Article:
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Andrea Elena Dardis, PhD - "The common c.-32-13T>G splicing variant of GAA gene: from functional characterization to the development of new therapies for Pompe disease"

Head of the Laboratory of the Regional Coordinator Centre for Rare Diseases, Udine, Italy
When Jan 22, 2019
from 11:30 AM to 12:30 PM
Where Tigem, Vesuvius Auditorium
Contact Name
Contact Phone 081-19230659
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Abstract
Pompe disease (PD), is an autosomal recessive lysosomal storage disorder due to mutations in the GAA gene, which cause a functional deficiency of the alpha-glucosidase enzyme (GAA) and result in impaired glycogen degradation and accumulation within the lysosomes. Clinically, PD encompasses a continuous spectrum of phenotypes, ranging from infantile to late onset (LO) forms. Currently, the only approved treatment for PD is enzyme replacement therapy (ERT) with human recombinant GAA, which does not completely prevent disease progression.
The mutation profile of the GAA gene is heterogeneous; however, most patients affected by the LO phenotype carry the splicing mutation c.-32-13T>G in at least one allele, making this mutation an interesting target for therapeutic development. 
Therefore, we first performed an in deep functional characterization of this variant showing that it affects the binding of the U2AF65 splicing factor to the polypyrimidine tract of exon 2, leading to a complete or partial exclusion of this exon from the mature GAA mRNA. However, in the presence of this mutation, variable levels of the normal spliced GAA transcript and protein are produced.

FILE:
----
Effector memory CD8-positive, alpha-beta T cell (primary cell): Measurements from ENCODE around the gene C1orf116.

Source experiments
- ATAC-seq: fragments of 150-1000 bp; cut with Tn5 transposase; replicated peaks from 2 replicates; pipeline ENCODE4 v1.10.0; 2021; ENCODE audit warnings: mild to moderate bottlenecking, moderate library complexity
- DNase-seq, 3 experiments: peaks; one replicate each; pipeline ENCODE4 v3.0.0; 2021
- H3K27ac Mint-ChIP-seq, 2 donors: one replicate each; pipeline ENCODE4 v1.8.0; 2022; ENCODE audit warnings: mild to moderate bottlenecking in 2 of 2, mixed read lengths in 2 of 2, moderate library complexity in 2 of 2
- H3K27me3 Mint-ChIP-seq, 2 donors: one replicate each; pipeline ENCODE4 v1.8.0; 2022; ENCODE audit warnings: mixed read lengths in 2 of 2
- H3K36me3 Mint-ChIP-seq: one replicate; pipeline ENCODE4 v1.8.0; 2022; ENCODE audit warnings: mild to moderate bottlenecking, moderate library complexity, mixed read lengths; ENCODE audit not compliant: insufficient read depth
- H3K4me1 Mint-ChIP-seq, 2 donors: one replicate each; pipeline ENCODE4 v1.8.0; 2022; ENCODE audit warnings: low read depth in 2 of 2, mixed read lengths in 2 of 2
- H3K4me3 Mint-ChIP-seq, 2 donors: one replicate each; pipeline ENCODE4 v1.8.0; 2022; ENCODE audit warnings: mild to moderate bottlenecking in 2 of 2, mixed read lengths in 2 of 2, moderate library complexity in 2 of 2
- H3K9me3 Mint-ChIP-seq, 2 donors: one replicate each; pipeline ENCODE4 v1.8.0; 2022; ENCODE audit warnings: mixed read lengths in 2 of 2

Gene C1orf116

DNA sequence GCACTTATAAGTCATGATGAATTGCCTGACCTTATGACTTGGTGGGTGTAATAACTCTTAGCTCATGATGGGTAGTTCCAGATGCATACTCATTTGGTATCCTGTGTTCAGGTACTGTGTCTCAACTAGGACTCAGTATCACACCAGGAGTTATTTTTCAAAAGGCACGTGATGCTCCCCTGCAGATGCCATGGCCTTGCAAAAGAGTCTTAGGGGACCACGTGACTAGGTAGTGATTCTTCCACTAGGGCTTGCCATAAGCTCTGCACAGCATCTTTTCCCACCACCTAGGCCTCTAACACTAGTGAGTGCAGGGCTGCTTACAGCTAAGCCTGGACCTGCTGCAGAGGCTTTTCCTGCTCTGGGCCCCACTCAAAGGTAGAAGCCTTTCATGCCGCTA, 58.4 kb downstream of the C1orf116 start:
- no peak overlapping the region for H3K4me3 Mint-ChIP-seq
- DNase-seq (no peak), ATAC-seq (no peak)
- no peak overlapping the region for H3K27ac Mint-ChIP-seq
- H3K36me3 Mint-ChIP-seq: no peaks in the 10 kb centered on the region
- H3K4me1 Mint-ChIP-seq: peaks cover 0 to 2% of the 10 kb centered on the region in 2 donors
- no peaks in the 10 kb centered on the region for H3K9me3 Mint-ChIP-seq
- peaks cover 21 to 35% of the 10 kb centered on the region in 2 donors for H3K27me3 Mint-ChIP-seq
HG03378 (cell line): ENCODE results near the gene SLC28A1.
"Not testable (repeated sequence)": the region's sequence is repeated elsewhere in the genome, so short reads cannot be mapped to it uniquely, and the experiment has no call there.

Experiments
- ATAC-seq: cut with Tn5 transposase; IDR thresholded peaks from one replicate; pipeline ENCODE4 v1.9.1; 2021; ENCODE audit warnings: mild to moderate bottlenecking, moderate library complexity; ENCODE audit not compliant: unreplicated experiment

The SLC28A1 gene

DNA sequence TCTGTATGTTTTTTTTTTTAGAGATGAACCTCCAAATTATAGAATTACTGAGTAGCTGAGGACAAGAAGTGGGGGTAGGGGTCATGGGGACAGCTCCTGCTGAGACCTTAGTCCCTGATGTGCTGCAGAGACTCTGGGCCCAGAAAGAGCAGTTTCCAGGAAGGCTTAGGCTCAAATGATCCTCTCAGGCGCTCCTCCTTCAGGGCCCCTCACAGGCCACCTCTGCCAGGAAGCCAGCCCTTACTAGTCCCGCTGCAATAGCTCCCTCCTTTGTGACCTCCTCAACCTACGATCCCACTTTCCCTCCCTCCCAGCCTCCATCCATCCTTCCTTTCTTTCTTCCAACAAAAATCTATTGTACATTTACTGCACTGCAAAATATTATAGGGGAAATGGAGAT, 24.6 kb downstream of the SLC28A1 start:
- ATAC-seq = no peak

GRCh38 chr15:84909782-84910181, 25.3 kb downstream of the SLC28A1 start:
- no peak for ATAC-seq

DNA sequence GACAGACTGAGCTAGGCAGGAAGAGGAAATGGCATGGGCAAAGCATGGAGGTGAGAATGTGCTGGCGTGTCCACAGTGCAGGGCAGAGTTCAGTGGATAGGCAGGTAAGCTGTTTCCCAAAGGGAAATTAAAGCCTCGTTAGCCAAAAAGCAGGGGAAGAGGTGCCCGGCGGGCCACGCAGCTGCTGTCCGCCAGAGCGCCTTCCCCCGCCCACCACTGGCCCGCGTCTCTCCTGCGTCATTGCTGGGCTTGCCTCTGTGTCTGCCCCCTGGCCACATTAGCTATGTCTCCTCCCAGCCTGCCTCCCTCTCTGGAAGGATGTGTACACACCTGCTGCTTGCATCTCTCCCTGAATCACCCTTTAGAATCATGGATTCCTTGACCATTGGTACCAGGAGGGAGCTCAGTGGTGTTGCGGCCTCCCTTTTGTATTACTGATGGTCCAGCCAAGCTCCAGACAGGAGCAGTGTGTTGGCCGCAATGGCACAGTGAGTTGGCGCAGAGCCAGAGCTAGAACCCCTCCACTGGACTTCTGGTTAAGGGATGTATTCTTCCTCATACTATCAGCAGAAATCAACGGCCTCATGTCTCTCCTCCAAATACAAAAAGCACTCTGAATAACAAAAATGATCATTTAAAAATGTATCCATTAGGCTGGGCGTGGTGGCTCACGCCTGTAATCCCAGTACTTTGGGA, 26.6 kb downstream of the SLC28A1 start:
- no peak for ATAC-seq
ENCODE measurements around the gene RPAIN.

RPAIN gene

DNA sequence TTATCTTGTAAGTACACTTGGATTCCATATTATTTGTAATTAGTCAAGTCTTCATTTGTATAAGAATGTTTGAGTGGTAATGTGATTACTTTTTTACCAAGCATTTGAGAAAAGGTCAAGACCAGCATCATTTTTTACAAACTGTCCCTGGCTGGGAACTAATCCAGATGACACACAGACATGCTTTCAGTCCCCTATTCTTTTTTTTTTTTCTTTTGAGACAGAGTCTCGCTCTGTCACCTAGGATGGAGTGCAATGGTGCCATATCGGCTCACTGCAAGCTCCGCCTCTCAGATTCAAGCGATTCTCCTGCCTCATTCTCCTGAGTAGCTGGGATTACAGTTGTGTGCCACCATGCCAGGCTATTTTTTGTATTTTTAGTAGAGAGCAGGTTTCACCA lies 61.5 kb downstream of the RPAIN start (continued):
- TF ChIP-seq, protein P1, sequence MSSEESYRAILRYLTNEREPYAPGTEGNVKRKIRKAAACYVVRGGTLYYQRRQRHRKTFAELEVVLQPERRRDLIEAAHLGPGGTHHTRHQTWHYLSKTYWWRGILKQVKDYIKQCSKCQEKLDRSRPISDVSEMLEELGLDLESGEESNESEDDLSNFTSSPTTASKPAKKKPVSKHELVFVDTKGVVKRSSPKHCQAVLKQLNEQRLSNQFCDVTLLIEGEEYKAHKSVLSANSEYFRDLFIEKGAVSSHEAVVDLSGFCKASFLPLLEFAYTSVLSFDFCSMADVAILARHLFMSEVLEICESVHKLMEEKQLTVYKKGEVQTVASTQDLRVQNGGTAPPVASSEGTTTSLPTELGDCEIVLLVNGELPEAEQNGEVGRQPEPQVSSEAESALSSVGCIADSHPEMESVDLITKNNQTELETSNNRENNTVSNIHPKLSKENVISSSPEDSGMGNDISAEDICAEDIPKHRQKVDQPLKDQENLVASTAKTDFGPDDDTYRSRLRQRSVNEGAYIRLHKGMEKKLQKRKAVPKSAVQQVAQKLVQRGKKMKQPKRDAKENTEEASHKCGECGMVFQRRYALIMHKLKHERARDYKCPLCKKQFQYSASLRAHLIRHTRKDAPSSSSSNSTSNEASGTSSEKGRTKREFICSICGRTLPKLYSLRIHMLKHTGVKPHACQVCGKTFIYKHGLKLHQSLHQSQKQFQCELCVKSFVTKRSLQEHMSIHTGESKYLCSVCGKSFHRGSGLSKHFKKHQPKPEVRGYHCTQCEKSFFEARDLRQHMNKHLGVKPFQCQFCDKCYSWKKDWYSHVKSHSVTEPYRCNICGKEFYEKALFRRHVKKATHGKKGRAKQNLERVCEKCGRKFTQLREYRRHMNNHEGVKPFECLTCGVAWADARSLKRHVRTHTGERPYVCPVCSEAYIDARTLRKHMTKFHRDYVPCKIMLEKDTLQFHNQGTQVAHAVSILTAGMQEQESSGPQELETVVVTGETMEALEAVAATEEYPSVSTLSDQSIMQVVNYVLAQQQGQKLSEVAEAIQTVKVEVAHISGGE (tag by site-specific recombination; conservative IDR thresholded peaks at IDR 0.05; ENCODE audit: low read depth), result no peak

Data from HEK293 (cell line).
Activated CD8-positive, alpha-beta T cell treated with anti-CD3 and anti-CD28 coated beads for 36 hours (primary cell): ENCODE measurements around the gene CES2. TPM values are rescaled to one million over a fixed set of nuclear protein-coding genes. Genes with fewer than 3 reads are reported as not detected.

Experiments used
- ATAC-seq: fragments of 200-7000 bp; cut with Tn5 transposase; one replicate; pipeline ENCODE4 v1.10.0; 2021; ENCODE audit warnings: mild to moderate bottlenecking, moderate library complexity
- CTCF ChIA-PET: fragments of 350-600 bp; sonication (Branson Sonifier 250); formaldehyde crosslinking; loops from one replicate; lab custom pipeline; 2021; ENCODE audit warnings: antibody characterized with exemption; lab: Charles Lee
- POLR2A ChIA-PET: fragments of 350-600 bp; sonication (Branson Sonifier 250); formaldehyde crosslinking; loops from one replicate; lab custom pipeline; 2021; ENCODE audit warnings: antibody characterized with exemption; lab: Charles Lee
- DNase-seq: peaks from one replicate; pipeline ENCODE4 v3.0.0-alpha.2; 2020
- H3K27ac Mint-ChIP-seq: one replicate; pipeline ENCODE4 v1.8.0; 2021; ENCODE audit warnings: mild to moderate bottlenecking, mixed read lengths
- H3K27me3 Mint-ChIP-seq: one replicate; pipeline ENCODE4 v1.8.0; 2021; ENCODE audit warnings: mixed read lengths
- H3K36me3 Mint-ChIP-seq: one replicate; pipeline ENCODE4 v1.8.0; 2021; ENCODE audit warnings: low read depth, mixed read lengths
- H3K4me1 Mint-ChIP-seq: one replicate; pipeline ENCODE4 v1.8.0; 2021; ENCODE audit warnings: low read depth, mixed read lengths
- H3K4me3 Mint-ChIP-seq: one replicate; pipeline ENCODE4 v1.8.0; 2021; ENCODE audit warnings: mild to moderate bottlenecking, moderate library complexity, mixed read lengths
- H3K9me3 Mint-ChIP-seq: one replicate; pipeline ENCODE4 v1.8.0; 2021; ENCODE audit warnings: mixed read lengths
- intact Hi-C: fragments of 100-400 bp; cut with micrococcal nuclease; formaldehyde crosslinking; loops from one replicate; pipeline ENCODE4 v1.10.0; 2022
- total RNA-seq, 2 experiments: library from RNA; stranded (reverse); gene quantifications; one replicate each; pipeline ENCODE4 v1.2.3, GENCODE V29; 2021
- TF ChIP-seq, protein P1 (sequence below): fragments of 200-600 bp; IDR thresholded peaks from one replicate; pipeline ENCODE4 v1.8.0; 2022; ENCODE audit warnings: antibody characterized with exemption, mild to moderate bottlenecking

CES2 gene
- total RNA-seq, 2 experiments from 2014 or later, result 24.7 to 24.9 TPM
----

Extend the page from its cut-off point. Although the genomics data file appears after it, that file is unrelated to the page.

Then, using a series of overlapping deletion constructs we mapped several splicing silencers within the exon 2 sequence and designed different antisense morpholino oligonucleotides (AMOs) to target those regions.  Using a minigene approach and patients fibroblasts we were able to successfully increase the inclusion of exon 2 into the mRNA and improve GAA enzyme production by targeting a specific silencer with a combination of AMOs. Most importantly, treatment of patient myotubes with the AMOs combination resulted in a partial clearance of glycogen accumulation. These data suggest that in patients carrying the c.-32-13T>G mutation and retaining a substantial residual GAA activity, the AMOs effect on GAA might be enough to achieve a beneficial effect in clinical settings. These are very encouraging results and further studies will be directed to test the efficacy and the delivery of these AMOs to skeletal muscle in vivo.
An alternative promising approach to restore normal splicing of mutated transcripts is the use of small molecules that modify splicing patterns. We have developed a fluorescent reporter system suitable for highthroughput screening of molecules able to restore normal splicing of c.-32-13T>G mutant alleles. Using this approach we have screened a library of 1270 FDA approved compounds identifying several molecules able to partially rescue normal splicing.
In conclusion, our work has provided the bases for the clinical development of RNA based therapies and drug repurposing for the treatment PD patients carrying the c.-32-13T>G mutation. These therapeutic approaches alone or in combination with ERT, could improve the clinical outcome of this group of patients. 

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